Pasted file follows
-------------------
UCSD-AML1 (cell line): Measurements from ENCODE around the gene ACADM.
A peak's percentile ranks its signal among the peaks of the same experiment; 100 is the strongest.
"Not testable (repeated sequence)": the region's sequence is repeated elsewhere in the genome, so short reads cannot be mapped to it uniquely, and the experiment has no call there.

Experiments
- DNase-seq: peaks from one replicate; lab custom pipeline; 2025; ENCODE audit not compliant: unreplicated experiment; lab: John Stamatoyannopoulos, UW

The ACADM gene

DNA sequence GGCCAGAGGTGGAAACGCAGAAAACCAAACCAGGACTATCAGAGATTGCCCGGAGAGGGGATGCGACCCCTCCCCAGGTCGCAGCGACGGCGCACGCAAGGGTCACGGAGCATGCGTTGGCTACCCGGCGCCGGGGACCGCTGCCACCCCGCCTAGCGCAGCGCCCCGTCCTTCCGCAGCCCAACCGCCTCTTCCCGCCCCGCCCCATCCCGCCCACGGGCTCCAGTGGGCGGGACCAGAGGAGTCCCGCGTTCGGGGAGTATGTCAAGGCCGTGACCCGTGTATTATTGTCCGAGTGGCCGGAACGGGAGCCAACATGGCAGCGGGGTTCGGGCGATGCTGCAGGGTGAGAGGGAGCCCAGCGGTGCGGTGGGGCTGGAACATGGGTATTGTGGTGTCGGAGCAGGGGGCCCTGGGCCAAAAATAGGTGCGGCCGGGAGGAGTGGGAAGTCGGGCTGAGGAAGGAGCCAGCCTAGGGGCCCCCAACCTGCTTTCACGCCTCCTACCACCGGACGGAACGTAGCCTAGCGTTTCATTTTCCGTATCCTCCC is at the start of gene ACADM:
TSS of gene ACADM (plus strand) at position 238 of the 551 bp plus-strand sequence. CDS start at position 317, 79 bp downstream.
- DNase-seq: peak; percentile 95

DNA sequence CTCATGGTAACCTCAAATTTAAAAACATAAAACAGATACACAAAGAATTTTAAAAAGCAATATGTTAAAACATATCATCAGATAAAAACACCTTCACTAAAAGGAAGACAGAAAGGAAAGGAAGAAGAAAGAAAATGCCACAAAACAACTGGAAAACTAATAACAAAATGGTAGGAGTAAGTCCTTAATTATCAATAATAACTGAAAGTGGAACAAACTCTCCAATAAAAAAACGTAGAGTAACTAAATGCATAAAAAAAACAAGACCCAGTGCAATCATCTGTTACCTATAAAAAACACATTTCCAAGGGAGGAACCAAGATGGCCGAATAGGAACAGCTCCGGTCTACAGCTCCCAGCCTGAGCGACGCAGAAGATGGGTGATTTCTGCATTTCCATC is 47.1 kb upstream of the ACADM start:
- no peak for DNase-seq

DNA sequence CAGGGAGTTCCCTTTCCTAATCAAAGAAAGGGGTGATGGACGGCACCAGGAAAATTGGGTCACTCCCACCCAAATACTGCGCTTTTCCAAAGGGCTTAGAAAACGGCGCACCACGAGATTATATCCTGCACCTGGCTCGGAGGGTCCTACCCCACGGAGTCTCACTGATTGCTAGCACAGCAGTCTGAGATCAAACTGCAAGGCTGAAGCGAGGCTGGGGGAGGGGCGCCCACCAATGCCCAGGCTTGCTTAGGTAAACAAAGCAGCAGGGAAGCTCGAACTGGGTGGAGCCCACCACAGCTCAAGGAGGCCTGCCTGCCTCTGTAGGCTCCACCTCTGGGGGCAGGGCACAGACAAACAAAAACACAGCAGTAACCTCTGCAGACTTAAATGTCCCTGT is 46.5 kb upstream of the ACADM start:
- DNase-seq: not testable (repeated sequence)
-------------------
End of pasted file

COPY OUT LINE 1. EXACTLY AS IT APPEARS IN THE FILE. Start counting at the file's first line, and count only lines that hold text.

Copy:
UCSD-AML1 (cell line): Measurements from ENCODE around the gene ACADM.